Have you ever looked at a state calendar and wondered where all the holidays came from? There are many public holidays recognized in the US.
Here in Alaska, it is Sewards Day, the day in which we celebrate William H Seward and his great folly. This is not to be confused with Alaska Day, October 18th, the day which Alaska became a state. Did you know that only 4 other states officially celebrate their statehood? Hawaii, Nevada, Texas and West Virgina are the others.
Some holidays are confusing.
As a state classified as High Desert and Great Plains, its funny that Nebraska is the only state who officially celebrates Arbor Day.
Confederate Day can range in dates from a very specific January 19 (TX, really celebrating Gen. Robert E. Lee and Jefferson Davis’ birthday together), to 3rd Monday in January (to celebrate Gen. Robert E. Lee’s birthday with Martin Luther King, Jr. Day in AR) to April 26th or the Last Monday in April to commemorate the surrender of General Joseph Johnston(confederate) to General William Sherman (union) on April 26, 1865 (AL, FL, GA, MS). In NC and SC, the 10th of May is marked to remember the death of Thomas “Stonewall” Jackson in 1863 and the capture of Confederate president Jefferson Davis in 1865. In VA, Confederates Day is remembered along side Memorial Day on the last Monday in May. June 3rd is Jefferson Davis’ birthday (really) and is celebrated in KY, LA, TN and MD (more accurately, the 1st Saturday in June for MD). In truth, there are only 7 states who recognize Confederate Memorial Day as an official state holiday, AL, FL, GA, MS, NC, SC and TX, but as you can see from the above, there are a variety of dates it could fall. GA even officially takes “Black Friday” off in lieu of Robert E. Lee’s Birthday (Jan. 19th)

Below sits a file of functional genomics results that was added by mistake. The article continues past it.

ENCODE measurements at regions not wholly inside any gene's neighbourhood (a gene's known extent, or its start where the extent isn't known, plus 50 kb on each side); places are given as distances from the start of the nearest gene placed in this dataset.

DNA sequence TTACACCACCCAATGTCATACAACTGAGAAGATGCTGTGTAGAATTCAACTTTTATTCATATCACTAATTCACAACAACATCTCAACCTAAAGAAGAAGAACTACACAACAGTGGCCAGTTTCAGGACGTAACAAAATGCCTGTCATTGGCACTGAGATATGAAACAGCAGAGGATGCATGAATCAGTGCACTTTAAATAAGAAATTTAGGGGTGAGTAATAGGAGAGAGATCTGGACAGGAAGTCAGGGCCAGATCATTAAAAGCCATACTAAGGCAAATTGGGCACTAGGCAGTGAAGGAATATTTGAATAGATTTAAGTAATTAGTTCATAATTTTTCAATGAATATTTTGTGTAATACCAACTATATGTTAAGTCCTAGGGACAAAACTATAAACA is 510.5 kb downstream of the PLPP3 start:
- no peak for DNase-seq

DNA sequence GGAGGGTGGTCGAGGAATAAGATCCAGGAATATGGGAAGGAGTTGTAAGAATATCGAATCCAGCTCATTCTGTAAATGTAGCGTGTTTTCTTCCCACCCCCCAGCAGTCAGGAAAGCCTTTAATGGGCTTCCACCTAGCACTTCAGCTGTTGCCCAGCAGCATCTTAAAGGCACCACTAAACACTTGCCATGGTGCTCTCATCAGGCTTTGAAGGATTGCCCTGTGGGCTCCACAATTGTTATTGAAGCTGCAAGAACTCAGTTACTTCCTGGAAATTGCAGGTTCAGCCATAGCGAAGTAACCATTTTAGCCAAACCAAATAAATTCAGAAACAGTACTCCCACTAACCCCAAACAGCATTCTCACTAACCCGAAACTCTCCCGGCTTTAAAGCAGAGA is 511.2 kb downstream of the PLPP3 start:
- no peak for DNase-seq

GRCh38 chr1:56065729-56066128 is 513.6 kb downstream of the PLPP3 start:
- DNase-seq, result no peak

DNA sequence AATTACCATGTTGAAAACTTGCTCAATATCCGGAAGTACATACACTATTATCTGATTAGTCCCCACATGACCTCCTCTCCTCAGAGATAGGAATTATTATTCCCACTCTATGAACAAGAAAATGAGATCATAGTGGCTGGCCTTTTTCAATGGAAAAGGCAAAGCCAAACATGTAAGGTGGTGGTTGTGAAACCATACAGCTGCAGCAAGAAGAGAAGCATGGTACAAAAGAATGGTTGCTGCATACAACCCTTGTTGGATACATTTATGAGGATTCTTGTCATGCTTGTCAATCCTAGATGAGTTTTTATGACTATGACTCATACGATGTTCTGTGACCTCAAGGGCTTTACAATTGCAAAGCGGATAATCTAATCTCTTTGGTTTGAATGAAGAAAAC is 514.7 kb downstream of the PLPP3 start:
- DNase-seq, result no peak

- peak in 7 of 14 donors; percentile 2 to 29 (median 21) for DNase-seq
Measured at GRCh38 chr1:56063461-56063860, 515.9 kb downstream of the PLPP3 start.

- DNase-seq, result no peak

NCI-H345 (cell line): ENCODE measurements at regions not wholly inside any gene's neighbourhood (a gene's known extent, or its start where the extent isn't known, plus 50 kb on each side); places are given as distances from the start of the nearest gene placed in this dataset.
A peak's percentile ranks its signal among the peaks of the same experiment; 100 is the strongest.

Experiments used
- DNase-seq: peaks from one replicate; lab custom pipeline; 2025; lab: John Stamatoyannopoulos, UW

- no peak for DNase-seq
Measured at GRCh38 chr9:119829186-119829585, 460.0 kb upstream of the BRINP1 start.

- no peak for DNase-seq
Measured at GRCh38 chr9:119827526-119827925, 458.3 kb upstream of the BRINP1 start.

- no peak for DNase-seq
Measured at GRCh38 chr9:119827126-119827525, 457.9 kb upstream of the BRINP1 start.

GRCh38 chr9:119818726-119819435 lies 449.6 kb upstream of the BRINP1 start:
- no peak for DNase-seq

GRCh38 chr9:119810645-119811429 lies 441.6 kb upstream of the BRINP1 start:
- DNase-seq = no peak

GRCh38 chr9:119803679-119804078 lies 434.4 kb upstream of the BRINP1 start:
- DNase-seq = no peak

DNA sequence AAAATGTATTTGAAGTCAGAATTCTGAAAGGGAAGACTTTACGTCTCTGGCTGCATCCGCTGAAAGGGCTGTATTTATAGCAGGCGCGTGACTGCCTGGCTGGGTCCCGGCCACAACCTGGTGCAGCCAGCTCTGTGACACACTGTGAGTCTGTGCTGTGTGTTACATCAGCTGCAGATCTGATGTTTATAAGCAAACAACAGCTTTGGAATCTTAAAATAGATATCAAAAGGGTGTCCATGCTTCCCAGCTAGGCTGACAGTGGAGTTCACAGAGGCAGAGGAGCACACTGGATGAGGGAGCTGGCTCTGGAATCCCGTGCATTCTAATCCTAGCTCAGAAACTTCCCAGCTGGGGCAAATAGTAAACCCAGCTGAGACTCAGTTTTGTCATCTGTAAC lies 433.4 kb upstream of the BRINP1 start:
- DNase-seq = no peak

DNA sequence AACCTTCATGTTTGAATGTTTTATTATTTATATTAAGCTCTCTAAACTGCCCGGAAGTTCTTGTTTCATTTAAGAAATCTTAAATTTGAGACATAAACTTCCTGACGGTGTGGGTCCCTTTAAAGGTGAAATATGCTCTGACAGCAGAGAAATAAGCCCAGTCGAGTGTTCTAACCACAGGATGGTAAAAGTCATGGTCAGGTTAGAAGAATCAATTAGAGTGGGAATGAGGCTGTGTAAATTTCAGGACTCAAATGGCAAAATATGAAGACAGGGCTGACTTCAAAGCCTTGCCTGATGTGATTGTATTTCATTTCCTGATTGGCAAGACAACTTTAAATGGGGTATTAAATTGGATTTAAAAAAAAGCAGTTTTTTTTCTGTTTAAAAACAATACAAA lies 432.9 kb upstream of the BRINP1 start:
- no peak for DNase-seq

Native American Day is officially celebrated in CA and SD (4th Friday in September and 2nd Monday in October, respectively) and means very different things. In CA, it is more of a recognition day while in SD, the holiday replaces Columbus Day. In MD there is Native American Heritage Day, the day after Thanksgiving, created in 2008. Not to be found on any official list is Elizabeth Peratrovich Day, celebrated on February 16th here in AK. It is in memory of Peratrovich, as I am sure you guessed, and commemorates her advocacy for Native Alaskans civil rights.
Lots of states have holidays celebrating their history. TX has the most partial staffing or optional holidays as it recognises both a battle for and the final declaration of independence from Mexico as well as its statehood. They also note Juneteenth, Cesar Chavez Day and LBJ Day in addition to the other standard holidays. There are American Revolution holidays some Northeastern states and a Town Hall Meeting Day in VT. UT celebrates Pioneer Day and HI has Prince Kuhio Day and Kamehameha Day.
Some holidays have been hotly contested: Victory Day is one and now only Rhode Island officially marks its passage.
My employer provides many different days as holidays. In addition to the traditional Catholic/Protestant Christian holidays, we also have off most Russian Orthodox Christian holidays as well. Sometimes these fall on the same date but often then do not. I enjoy marking both…Solsti? Solstices? Whatever the longest and shortest days are called in plural 🙂 Not from any pagan beliefs (though I would love to be at Stonehenge for either sunrise!), but because I am so happy to mark the gain or loss of daylight.
No matter what holiday you have upcoming, I know that we all want the same things for our days off: Nice weather in which to enjoy the day. Not bloody likely here today where it is gusty, below freezing and grey. A little cooperation is all I ask! You watch. Tomorrow it will be brilliant.